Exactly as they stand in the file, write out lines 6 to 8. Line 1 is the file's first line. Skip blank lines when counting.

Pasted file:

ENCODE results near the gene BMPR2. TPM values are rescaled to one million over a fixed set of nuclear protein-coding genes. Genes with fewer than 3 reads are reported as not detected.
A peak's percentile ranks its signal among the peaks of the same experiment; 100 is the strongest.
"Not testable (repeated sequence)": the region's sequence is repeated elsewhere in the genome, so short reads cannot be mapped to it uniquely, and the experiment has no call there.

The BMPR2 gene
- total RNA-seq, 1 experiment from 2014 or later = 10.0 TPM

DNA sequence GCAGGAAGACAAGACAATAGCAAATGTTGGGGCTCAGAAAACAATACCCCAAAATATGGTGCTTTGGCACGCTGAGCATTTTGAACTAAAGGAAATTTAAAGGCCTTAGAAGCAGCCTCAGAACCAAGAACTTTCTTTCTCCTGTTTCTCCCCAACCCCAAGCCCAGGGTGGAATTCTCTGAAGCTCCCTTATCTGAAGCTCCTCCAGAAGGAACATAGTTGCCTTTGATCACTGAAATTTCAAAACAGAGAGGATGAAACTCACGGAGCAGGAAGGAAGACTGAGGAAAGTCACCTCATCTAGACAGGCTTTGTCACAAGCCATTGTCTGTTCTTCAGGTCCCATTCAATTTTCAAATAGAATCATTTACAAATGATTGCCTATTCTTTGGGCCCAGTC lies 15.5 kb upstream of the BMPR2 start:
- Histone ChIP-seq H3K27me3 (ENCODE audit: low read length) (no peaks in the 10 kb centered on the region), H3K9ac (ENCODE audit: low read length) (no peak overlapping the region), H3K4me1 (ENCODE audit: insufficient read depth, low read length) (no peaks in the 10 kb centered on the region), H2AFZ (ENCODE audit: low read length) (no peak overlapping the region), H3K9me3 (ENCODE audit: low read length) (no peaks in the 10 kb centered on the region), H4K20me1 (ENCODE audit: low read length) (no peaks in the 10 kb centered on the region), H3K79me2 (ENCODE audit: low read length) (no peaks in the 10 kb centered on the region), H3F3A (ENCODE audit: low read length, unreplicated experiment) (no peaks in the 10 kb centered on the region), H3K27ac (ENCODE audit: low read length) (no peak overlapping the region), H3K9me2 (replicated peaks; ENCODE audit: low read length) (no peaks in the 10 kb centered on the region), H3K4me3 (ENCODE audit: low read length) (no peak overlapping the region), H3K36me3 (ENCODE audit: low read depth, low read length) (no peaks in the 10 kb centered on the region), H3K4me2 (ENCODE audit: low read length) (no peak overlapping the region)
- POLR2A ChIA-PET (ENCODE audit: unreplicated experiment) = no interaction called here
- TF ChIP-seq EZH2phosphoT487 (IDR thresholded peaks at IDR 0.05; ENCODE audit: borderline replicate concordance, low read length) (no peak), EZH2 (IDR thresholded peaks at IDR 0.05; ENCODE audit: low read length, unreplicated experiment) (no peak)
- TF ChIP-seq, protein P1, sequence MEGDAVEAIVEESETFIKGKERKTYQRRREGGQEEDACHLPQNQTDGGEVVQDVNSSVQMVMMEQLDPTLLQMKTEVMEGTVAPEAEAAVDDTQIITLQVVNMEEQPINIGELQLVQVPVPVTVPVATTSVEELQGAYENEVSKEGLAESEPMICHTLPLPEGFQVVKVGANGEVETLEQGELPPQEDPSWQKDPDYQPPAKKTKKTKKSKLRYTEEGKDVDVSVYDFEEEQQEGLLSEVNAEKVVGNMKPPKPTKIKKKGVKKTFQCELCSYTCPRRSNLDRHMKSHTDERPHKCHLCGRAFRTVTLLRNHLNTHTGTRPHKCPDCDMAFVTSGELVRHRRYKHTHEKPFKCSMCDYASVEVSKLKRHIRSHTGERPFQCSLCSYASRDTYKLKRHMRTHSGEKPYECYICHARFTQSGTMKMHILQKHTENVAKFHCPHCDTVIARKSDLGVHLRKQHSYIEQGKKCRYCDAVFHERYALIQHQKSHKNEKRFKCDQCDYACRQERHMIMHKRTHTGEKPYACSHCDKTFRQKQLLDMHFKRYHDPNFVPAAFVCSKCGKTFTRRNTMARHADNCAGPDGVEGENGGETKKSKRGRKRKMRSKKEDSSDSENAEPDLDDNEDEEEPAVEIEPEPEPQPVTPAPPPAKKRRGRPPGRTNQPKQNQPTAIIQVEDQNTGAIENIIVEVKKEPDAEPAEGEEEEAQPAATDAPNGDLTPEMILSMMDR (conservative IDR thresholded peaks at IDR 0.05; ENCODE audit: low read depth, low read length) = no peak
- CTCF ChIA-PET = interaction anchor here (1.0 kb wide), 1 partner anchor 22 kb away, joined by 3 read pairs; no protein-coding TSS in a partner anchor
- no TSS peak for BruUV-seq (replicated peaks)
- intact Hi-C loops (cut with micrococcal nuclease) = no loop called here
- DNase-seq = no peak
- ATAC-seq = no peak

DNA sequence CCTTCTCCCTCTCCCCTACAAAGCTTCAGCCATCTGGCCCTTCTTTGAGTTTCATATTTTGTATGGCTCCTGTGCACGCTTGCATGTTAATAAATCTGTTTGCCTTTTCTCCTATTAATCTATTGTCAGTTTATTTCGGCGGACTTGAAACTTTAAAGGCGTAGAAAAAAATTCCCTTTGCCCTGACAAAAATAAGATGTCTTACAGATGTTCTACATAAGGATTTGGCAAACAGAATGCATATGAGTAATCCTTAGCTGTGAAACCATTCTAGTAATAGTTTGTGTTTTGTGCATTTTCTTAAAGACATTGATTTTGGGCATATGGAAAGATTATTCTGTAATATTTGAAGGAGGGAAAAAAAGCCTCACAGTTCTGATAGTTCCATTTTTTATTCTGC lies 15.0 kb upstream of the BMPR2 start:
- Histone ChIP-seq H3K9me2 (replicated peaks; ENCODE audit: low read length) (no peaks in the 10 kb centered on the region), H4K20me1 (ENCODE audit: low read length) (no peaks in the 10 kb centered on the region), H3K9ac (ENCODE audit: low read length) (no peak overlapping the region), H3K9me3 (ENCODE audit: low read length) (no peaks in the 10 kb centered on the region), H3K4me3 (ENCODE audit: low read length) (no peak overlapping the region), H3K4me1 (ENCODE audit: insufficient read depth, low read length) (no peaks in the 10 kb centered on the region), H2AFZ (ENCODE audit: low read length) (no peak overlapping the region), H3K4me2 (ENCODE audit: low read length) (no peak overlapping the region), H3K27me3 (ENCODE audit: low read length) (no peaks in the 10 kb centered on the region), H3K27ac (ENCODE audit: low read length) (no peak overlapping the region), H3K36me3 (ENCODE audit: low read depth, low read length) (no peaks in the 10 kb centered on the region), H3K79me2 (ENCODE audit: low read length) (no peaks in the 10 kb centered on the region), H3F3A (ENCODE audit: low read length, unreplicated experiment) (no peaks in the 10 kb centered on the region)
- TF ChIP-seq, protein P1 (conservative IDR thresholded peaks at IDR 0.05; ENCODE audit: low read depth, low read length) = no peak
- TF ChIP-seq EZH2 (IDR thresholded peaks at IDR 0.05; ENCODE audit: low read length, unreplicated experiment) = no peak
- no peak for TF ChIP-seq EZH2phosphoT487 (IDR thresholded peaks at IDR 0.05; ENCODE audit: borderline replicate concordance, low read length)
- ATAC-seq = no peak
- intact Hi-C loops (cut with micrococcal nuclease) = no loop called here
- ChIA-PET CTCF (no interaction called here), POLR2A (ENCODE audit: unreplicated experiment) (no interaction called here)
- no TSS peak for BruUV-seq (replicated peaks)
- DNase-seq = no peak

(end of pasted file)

DNA sequence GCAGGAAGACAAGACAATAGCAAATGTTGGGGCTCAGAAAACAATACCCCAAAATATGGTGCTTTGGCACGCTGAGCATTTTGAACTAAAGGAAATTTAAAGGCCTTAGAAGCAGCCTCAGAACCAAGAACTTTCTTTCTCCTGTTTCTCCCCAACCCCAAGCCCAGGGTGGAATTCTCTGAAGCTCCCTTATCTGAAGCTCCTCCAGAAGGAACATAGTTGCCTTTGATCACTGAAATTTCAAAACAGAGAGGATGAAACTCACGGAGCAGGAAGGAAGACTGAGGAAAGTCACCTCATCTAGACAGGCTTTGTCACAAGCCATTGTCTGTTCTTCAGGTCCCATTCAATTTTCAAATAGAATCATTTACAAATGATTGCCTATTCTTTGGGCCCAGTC lies 15.5 kb upstream of the BMPR2 start:
- Histone ChIP-seq H3K27me3 (ENCODE audit: low read length) (no peaks in the 10 kb centered on the region), H3K9ac (ENCODE audit: low read length) (no peak overlapping the region), H3K4me1 (ENCODE audit: insufficient read depth, low read length) (no peaks in the 10 kb centered on the region), H2AFZ (ENCODE audit: low read length) (no peak overlapping the region), H3K9me3 (ENCODE audit: low read length) (no peaks in the 10 kb centered on the region), H4K20me1 (ENCODE audit: low read length) (no peaks in the 10 kb centered on the region), H3K79me2 (ENCODE audit: low read length) (no peaks in the 10 kb centered on the region), H3F3A (ENCODE audit: low read length, unreplicated experiment) (no peaks in the 10 kb centered on the region), H3K27ac (ENCODE audit: low read length) (no peak overlapping the region), H3K9me2 (replicated peaks; ENCODE audit: low read length) (no peaks in the 10 kb centered on the region), H3K4me3 (ENCODE audit: low read length) (no peak overlapping the region), H3K36me3 (ENCODE audit: low read depth, low read length) (no peaks in the 10 kb centered on the region), H3K4me2 (ENCODE audit: low read length) (no peak overlapping the region)
- POLR2A ChIA-PET (ENCODE audit: unreplicated experiment) = no interaction called here